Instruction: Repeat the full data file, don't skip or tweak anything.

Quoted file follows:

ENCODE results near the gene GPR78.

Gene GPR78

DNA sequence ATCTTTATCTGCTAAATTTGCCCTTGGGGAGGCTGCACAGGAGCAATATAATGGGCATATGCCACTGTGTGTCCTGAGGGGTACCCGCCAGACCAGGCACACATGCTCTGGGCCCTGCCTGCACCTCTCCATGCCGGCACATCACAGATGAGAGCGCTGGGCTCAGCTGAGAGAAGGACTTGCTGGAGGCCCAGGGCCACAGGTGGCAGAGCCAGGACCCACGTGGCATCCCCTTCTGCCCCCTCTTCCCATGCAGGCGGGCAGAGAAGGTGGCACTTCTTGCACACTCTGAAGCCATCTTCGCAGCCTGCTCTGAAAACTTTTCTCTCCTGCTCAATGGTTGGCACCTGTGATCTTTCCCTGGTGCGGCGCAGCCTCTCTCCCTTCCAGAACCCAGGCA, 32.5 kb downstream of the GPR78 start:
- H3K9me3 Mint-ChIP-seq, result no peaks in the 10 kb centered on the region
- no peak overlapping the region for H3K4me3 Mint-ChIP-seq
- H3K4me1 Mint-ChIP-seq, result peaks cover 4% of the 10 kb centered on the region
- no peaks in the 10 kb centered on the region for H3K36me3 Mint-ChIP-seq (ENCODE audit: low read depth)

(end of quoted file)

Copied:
ENCODE results near the gene GPR78.

Gene GPR78

DNA sequence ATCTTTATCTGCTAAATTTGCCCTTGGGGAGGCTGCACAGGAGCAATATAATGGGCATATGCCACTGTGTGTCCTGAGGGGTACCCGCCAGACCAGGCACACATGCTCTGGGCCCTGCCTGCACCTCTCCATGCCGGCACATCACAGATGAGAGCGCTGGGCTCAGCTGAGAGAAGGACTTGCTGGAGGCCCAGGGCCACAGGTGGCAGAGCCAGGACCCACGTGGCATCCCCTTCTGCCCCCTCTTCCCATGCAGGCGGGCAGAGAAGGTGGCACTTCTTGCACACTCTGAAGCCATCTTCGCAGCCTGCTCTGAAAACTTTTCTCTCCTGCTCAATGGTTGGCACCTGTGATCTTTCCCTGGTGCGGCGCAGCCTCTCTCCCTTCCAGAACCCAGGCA, 32.5 kb downstream of the GPR78 start:
- H3K9me3 Mint-ChIP-seq, result no peaks in the 10 kb centered on the region
- no peak overlapping the region for H3K4me3 Mint-ChIP-seq
- H3K4me1 Mint-ChIP-seq, result peaks cover 4% of the 10 kb centered on the region
- no peaks in the 10 kb centered on the region for H3K36me3 Mint-ChIP-seq (ENCODE audit: low read depth)